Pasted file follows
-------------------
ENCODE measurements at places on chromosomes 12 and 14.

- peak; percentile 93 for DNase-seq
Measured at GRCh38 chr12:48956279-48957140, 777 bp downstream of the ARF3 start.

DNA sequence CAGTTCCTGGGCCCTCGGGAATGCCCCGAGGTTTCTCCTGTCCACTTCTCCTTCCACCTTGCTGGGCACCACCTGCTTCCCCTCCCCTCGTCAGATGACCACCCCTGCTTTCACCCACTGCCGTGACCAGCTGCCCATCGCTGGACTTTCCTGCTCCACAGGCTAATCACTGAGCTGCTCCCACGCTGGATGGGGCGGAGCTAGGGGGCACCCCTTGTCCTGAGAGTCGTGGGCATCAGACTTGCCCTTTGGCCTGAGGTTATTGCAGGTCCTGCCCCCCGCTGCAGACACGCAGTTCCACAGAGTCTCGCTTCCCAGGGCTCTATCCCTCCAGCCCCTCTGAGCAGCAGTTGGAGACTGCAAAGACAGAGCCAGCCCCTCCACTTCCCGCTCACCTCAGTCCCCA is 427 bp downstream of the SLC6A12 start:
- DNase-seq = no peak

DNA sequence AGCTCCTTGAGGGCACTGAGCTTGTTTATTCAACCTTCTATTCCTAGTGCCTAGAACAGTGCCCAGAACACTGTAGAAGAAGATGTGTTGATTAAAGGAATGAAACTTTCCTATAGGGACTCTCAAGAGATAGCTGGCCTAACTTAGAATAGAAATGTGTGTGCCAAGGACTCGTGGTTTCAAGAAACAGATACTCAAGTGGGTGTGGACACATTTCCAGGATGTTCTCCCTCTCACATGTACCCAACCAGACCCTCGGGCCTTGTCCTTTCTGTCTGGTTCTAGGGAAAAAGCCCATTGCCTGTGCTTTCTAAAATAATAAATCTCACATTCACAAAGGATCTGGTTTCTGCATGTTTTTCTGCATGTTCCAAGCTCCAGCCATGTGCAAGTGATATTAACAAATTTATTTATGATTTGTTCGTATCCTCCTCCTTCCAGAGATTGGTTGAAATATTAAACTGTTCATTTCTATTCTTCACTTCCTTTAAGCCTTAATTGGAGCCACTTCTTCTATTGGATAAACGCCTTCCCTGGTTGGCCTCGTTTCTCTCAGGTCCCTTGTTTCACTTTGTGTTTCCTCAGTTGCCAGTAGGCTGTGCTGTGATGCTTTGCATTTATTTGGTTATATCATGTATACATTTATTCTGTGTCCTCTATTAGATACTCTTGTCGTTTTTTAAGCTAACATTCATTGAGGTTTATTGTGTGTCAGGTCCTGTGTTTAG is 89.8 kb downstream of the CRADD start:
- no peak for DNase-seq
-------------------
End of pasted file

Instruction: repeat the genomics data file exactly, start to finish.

ENCODE measurements at places on chromosomes 12 and 14.

- peak; percentile 93 for DNase-seq
Measured at GRCh38 chr12:48956279-48957140, 777 bp downstream of the ARF3 start.

DNA sequence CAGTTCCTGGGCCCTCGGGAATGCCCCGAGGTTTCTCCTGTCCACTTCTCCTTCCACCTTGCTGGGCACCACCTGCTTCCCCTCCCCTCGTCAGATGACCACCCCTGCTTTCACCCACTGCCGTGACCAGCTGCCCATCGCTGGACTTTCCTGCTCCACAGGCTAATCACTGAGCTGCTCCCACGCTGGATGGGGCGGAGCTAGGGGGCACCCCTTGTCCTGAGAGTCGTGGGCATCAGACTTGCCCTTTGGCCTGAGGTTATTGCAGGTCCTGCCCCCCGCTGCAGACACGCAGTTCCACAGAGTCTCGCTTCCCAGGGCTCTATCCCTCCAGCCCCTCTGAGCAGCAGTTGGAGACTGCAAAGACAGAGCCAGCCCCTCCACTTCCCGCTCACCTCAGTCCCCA is 427 bp downstream of the SLC6A12 start:
- DNase-seq = no peak

DNA sequence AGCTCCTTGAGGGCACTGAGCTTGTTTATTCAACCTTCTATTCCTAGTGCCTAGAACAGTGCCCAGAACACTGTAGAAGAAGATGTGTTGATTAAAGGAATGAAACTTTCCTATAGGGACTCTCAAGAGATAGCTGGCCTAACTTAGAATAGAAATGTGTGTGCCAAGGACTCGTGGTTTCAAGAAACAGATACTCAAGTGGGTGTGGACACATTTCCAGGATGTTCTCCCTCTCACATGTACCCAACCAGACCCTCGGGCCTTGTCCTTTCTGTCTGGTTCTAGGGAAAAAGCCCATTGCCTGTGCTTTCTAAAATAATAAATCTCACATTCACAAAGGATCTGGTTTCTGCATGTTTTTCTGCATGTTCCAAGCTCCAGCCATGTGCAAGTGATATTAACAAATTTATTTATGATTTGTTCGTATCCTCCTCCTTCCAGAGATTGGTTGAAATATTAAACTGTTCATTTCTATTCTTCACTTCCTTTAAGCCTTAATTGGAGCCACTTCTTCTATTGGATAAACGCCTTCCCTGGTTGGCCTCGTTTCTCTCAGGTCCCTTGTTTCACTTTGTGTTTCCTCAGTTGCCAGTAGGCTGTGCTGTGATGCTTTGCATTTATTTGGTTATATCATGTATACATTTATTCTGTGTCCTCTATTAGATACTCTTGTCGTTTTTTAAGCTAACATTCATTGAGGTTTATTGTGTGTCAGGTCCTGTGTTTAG is 89.8 kb downstream of the CRADD start:
- no peak for DNase-seq